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I have two arrays of some class. I want to find the difference between them. But I want it to be based on the value of a specific method call to each instance of this class, instead of the entire instance. Here is some example code where I use Hash for the class.

#!/usr/bin/ruby

require 'awesome_print'

class Hash
  def <=> other
    puts 'space ship'
    self[:a] <=> other[:a]
  end
  def == other
    puts 'double equal'
    self[:a] == other[:a]
  end
  def > other
    puts 'greater than'
    self[:a] > other[:a]
  end
  def < other
    puts 'less than'
    self[:a] < other[:a]
  end
  def >= other
    puts 'greater equal'
    self[:a] >= other[:a]
  end
  def <= other
    puts 'less equal'
    self[:a] <= other[:a]
  end
  def eql? other
    puts 'eql?'
    self[:a].eql? other[:a]
  end
  def equal? other
    puts 'equal?'
    self[:a].equal? other[:a]
  end
end

c  = { a: 1, b: 2, c: 3}
d  = { a: 2, b: 3, c: 4}
e1 = { a: 3, b: 4, c: 5}
e2 = { a: 3, b: 4, c: 5}
e3 = { a: 3, b: 5, c: 4}
f1 = { a: 4, b: 5, c: 6}
f2 = { a: 4, b: 5, c: 6}
f3 = { a: 4, b: 6, c: 5}
g  = { a: 5, b: 6, c: 7}
h  = { a: 6, b: 7, c: 8}

a = [c, d, e1, f1]
b = [e3, f3, g, h]

ap (a - b)

I expect to see 2 elements in the final array, but still seeing 4. Tried overriding all the various comparison operators for the class of each element, Hash in this case, and I can see some calls to the 'double equal', but it still doesn't have the proper effect. What am I doing wrong?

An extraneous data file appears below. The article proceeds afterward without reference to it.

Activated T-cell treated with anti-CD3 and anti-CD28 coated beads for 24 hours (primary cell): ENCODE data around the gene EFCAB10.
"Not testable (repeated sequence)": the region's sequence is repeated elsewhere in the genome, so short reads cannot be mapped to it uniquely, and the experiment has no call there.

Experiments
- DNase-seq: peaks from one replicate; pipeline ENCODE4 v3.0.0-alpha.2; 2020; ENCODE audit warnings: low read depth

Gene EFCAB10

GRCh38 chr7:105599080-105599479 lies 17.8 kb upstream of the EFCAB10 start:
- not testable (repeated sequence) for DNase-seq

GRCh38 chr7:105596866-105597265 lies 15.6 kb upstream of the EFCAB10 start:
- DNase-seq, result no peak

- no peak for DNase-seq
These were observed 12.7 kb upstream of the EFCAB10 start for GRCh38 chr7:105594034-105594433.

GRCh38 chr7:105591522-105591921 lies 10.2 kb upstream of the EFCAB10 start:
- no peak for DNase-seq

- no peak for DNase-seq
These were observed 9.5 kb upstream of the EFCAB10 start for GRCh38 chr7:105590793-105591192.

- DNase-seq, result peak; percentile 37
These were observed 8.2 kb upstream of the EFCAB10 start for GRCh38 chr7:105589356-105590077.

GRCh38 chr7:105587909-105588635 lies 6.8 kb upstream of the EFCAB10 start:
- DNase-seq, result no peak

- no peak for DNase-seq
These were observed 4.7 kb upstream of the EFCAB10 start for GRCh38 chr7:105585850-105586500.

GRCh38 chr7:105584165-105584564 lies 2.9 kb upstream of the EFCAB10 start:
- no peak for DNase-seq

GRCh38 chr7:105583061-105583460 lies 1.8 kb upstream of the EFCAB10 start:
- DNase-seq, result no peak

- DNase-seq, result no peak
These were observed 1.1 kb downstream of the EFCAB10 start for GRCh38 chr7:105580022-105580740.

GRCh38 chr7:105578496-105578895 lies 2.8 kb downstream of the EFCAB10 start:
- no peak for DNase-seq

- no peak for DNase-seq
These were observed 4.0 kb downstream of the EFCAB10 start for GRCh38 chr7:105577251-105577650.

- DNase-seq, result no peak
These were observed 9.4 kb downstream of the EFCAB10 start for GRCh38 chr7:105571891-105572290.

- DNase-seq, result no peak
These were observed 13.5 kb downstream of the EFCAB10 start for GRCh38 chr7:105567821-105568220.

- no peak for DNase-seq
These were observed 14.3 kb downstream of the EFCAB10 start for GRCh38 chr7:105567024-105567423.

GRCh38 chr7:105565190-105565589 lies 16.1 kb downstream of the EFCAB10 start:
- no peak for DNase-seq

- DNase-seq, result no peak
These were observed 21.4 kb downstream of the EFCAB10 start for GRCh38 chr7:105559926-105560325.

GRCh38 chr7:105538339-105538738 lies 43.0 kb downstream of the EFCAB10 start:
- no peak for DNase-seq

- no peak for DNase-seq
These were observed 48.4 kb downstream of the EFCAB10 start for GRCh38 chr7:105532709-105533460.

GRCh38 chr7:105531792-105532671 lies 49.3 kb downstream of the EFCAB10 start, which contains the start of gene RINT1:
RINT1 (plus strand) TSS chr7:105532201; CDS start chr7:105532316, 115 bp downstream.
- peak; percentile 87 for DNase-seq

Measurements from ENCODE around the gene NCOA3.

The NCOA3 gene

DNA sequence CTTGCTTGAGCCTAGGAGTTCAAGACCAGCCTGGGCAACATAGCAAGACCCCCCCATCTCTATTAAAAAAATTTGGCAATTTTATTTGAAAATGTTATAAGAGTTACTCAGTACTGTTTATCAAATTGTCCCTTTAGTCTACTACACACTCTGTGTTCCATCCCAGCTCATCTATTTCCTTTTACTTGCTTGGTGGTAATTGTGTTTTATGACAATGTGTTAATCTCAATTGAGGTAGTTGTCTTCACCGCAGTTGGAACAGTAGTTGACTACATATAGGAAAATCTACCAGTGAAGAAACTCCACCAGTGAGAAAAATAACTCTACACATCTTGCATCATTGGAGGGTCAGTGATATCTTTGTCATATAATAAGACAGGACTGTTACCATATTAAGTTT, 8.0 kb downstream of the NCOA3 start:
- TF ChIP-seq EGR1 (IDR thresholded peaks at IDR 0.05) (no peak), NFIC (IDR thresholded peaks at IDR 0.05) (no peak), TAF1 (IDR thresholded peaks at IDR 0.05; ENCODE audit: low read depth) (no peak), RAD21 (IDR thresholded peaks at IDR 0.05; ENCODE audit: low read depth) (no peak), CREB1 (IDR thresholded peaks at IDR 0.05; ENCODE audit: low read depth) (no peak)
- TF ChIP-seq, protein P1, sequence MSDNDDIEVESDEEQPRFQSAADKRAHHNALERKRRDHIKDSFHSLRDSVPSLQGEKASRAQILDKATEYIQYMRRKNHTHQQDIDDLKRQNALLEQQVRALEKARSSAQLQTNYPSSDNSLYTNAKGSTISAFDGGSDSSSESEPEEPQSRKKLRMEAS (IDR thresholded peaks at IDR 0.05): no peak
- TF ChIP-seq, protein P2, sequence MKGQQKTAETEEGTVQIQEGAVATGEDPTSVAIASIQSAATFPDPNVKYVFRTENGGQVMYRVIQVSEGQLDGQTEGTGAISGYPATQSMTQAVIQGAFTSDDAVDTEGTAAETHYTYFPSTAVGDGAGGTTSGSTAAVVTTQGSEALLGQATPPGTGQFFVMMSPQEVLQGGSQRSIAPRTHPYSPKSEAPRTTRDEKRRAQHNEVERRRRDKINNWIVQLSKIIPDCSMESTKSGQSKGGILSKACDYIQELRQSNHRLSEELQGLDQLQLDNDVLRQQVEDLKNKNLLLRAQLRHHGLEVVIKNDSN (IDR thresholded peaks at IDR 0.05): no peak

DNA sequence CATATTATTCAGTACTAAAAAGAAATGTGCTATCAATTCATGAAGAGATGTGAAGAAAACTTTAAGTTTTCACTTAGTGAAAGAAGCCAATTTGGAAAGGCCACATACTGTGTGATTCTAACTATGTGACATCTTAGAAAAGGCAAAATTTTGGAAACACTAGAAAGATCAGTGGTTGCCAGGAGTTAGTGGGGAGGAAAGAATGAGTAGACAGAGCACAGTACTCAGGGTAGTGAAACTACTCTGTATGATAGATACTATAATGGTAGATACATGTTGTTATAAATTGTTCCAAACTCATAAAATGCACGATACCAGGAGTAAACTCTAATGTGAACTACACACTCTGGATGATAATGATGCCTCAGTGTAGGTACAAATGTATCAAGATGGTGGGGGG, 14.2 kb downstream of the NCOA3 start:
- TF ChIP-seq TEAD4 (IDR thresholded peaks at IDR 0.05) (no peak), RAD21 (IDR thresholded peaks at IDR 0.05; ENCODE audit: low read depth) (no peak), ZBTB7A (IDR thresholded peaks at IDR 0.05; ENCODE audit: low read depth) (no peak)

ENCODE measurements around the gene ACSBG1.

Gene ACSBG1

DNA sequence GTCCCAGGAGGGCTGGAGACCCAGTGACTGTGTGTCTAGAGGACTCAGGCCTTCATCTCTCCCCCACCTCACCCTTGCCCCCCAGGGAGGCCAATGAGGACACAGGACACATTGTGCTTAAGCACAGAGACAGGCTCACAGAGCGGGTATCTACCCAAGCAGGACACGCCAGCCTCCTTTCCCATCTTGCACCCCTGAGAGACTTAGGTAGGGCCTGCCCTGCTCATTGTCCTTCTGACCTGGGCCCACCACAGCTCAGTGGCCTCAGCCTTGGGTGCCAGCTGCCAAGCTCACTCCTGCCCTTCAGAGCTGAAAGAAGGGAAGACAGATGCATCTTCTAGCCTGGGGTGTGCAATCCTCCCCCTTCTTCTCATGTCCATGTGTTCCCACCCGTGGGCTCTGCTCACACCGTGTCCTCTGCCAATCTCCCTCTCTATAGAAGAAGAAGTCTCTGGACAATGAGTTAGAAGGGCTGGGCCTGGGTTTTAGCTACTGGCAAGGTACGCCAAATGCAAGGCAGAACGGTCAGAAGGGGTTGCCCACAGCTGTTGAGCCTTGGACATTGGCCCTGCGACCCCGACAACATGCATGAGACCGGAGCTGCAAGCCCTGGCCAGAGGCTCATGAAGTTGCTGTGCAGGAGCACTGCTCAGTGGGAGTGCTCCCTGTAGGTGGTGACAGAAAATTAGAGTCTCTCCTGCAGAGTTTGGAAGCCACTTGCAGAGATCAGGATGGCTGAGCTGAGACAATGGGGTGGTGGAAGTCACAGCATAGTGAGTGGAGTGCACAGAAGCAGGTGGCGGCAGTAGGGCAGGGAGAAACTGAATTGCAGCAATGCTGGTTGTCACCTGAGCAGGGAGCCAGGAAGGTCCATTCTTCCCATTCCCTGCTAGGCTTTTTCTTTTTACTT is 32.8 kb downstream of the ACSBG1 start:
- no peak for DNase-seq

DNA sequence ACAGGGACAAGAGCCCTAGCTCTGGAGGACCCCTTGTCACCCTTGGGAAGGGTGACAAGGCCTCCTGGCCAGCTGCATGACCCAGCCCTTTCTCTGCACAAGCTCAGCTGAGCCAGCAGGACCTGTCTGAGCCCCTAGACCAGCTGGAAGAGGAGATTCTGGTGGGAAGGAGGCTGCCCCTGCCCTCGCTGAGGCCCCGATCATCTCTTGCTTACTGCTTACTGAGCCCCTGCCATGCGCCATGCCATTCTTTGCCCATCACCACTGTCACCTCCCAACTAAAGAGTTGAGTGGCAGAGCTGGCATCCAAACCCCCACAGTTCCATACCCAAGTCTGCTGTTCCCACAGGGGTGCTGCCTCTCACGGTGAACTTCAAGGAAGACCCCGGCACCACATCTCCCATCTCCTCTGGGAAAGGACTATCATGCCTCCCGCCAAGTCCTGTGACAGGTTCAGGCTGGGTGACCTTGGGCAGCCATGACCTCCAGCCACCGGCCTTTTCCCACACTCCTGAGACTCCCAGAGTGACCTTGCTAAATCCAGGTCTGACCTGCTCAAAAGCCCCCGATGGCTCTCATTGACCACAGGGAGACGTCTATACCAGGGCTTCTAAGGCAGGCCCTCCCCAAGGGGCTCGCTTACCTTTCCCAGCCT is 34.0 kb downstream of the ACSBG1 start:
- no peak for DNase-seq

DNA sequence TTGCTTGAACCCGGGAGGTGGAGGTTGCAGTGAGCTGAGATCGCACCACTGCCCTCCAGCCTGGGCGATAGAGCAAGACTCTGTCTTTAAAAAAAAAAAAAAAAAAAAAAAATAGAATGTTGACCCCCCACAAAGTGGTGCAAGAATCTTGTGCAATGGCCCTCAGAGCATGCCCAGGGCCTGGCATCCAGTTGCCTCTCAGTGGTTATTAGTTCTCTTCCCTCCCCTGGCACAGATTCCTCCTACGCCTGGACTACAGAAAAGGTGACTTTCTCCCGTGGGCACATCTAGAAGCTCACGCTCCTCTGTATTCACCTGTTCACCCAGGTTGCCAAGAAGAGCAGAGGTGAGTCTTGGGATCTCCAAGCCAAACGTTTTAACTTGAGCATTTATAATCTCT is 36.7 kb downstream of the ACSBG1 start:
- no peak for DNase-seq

share|improve this question
up vote 1 down vote accepted

Array#- uses the eql? / hash protocol, just like Hash, Set and Array#uniq:

class Hash
  def eql? other
    puts 'eql?'
    self[:a].eql? other[:a]
  end
  def hash
    puts 'hash'
    self[:a].hash
  end
end

c  = { a: 1, b: 2, c: 3}
d  = { a: 2, b: 3, c: 4}
e1 = { a: 3, b: 4, c: 5}
e2 = { a: 3, b: 4, c: 5}
e3 = { a: 3, b: 5, c: 4}
f1 = { a: 4, b: 5, c: 6}
f2 = { a: 4, b: 5, c: 6}
f3 = { a: 4, b: 6, c: 5}
g  = { a: 5, b: 6, c: 7}
h  = { a: 6, b: 7, c: 8}

a = [c, d, e1, f1]
b = [e3, f3, g, h]

a - b
# => [{a: 1, b: 2, c: 3}, {a: 2, b: 3, c: 4}]
share|improve this answer
    
Awesome! Seems to work nicely. The only part that is not very intuitive to me is why use eql? as a second level check if hash between two instances are the same. Guess hash is not sufficiently strong hashing algorithm to essentially guarantee uniqueness. Thanks! – DCameronMauch Nov 23 '13 at 18:06
    
This is a fundamental property of hash functions: a hash function maps a large input space (in this case infinitely large) to a small output space, which means that there are multiple input values which map to the same output value. If the hash value is different, you know that the objects are not equal, but if it is the same, then you need to additionally check for equality. See Wikipedia.Org/wiki/Pigeonhole_principle – Jörg W Mittag Nov 23 '13 at 18:30

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